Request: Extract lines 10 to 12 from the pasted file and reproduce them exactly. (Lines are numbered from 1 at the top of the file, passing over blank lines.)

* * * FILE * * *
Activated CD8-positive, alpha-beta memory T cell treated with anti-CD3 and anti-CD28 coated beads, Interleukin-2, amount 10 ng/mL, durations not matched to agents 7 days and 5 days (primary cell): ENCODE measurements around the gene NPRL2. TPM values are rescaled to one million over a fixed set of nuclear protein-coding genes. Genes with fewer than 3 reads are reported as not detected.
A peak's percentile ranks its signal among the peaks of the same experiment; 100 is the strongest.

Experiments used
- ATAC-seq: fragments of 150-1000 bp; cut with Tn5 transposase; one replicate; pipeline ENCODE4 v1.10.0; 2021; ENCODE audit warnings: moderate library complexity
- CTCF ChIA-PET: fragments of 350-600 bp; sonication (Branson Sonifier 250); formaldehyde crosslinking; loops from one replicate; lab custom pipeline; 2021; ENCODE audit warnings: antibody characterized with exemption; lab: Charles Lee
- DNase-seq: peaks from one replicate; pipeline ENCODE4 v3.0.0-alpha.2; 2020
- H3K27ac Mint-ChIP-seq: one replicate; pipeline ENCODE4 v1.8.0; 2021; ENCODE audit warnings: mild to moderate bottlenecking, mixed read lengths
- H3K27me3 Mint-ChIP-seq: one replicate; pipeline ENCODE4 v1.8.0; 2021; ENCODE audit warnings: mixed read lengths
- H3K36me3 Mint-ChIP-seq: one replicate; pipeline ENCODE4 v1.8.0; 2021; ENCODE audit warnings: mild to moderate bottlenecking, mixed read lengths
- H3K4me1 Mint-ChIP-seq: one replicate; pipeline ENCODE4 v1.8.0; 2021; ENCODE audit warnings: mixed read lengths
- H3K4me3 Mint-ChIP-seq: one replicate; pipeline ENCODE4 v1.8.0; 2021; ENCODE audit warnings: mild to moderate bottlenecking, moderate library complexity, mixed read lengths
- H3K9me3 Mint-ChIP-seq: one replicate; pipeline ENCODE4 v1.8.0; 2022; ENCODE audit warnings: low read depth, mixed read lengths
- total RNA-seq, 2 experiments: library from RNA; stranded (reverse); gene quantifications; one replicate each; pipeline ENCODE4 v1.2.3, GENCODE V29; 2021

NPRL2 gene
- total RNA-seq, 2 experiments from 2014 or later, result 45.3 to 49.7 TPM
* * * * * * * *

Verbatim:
- H3K4me1 Mint-ChIP-seq: one replicate; pipeline ENCODE4 v1.8.0; 2021; ENCODE audit warnings: mixed read lengths
- H3K4me3 Mint-ChIP-seq: one replicate; pipeline ENCODE4 v1.8.0; 2021; ENCODE audit warnings: mild to moderate bottlenecking, moderate library complexity, mixed read lengths
- H3K9me3 Mint-ChIP-seq: one replicate; pipeline ENCODE4 v1.8.0; 2022; ENCODE audit warnings: low read depth, mixed read lengths